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Map of Hispaniola
"The Trio United."
|Government||Constitutional gamyarchy and direct democracy.|
|Languages|| Official Languages|
Second official languages
|Capital||Royal District, Belladère-Comendador, Central Hispaniola|
|Founders||King Ismael Perez I and Queen Yamalis Valera I|
|Internet TLD||.hisp (as a country), .ce (in the Caribbean Empire|
|ISO 3166 Code||HISP|
|Drives on the||Left|
Hispaniola is a country in the Caribbean Empire containing three territories; Haiti, Central Hispaniola and Dominican Republic (renamed Santo Domingo). The country (under the territory Central Hispaniola) contains the imperial capital (also Hispaniola's national capital) of the Royal District in Belladère-Comendador.
Hispaniola is the site of the first European colonies founded by Christopher Columbus on his voyages in 1492 and 1493. It is the tenth-most-populous island in the world, and the most populous in the Americas. It is the second largest island in the Caribbean (after Cuba) and the 22nd-largest island in the world.
During the Pre-Imperial era, the island had been divided by two countries, Haiti that was colonized by France and Dominican Republic colonized by Spain. Haiti after it independence from France had taken control of Dominican Republic until 1844. Dominican Republic was also occupied by the United States of America as a commonwealth twice. They had been many attempts for the unification of the two countries. When King Ismael Perez I was elected to become president of Dominican Republic, he will claim Haiti by voting, establish Central Hispaniola by voting, move the capital from Santo Domingo to Belladère-Comendador and claim the 36 countries of the empire.
The island bears various names originated by its native people, the Taíno Amerindians. When Columbus took possession of the island in 1492 he named it Hispana in Latin and La Isla Española, meaning "The Spanish Island", in Spanish. Bartolomé de las Casas shortened the name to "Española", and when Pietro Martyr d‘Anghiera detailed his account of the island in Latin, he translated the name as Hispaniola. Because Anghiera's literary work was translated into English and French in a short period of time, the name "Hispaniola" became the most frequently used term in English-speaking countries for the island in scientific and cartographic works. Gonzalo Fernández de Oviedo and de las Casas documented that the island was called Haití ("Mountainous Land") by the Taíno. D'Anghiera added another name, Quizqueia (supposedly "Mother of all Lands"), but later research shows that the word does not seem to derive from the original Arawak Taíno language. Although the Taínos use of Haití is verified and the name was used by all three historians, evidence suggests that it probably was not the Taíno name of the whole island. Haití was the Taíno name of a region (now known as Los Haitises) in the northeastern section of the present-day Dominican Republic. In the oldest documented map of the island, created by Andrés de Morales, that region is named Montes de Haití ("Haiti Mountains"). Las Casas apparently named the whole island Haití on the basis of that particular region; d'Anghiera said that the name of one part was given to the whole island. The colonial terms Saint-Domingue and Santo Domingo are sometimes still applied to the whole island, although these names refer, respectively, to the colonies that became Haiti and the Dominican Republic. The name Haïti was adopted by Haitian revolutionary Jean-Jacques Dessalines as the official name of independent Saint-Domingue, as a tribute to the Amerindian predecessors. Quisqueya (from Quizqueia) is used to refer to the Dominican Republic.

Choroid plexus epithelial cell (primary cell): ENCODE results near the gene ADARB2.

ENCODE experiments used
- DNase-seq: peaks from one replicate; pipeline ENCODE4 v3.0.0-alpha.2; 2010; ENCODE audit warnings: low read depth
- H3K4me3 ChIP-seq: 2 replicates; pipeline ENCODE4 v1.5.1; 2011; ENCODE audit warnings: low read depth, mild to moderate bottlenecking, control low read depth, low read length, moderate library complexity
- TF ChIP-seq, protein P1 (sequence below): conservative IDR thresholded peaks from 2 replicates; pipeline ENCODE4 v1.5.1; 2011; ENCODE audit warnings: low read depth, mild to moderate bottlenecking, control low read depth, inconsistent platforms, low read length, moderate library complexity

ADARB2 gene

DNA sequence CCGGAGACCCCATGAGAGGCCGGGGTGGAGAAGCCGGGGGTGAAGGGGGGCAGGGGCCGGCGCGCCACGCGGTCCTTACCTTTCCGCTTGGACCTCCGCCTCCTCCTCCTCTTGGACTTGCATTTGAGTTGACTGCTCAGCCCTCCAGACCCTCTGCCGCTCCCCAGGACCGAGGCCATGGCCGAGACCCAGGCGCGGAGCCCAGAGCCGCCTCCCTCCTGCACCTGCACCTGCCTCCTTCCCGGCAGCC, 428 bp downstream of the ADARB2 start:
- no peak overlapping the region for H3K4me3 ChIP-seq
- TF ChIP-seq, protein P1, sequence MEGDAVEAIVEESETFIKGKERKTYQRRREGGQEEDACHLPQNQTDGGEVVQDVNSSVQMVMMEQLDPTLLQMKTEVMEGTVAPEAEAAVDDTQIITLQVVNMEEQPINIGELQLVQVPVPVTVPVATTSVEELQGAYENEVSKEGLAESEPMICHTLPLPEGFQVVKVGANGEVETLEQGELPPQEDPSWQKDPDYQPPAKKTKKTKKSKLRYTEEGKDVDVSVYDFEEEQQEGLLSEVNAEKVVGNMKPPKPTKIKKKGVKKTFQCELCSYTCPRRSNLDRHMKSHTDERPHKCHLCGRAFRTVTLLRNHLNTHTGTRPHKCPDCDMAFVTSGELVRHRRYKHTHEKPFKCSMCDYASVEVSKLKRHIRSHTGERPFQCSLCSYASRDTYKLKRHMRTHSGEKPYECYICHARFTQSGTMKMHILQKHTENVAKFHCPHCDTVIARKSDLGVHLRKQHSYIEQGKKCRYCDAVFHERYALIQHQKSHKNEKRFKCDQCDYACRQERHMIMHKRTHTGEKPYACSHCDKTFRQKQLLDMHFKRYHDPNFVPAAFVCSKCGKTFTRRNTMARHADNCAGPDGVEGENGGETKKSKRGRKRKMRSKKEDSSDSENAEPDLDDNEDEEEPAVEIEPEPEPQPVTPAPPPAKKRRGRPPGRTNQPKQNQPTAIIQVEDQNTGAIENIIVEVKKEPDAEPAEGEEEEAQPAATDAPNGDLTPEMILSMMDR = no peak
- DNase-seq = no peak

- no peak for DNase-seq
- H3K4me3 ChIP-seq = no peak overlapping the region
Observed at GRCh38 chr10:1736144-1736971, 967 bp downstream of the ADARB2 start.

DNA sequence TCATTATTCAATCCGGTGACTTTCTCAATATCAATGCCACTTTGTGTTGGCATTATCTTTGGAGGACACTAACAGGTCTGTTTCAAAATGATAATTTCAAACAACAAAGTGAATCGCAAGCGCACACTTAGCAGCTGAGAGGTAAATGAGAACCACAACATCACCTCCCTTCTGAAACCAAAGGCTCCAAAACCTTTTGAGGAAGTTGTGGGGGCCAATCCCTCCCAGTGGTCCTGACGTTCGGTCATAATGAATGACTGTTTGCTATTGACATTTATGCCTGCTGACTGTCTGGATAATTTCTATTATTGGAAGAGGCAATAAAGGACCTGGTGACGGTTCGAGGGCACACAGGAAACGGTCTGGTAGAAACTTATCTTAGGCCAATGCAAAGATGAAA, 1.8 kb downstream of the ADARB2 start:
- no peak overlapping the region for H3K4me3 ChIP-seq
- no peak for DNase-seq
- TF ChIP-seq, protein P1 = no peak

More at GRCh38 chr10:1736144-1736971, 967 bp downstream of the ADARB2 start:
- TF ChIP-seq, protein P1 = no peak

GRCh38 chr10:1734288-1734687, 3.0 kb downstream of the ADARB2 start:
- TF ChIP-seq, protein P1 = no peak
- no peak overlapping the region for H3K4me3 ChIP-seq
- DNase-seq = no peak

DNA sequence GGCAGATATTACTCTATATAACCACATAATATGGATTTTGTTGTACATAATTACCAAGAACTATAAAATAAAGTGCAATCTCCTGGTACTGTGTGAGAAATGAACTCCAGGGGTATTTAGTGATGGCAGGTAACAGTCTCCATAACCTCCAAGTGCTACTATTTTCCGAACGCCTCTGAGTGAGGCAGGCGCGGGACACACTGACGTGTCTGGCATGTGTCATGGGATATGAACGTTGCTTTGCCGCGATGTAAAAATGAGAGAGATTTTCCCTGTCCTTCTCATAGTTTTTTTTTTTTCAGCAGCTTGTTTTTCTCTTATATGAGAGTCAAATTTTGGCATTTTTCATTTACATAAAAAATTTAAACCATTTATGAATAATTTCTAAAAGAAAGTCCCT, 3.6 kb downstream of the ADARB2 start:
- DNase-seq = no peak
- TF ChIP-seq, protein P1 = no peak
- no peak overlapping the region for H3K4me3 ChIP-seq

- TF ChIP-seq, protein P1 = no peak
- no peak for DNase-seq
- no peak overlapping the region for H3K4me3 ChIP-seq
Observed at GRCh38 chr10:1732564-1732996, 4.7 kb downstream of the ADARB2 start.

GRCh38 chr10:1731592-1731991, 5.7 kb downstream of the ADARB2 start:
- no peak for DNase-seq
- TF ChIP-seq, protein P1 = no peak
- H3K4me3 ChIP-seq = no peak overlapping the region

The flag will be a rainbow flag with the Haitian, Central Hispaniolan and Dominican coat of arms.
The great seal is an equilateral triangle with the Haitian coat of arms in a circle at the bottom left corner, the Central Hispaniolan coat of arms in a circle at the top corner and the Dominican coat of arms at the bottom right corner.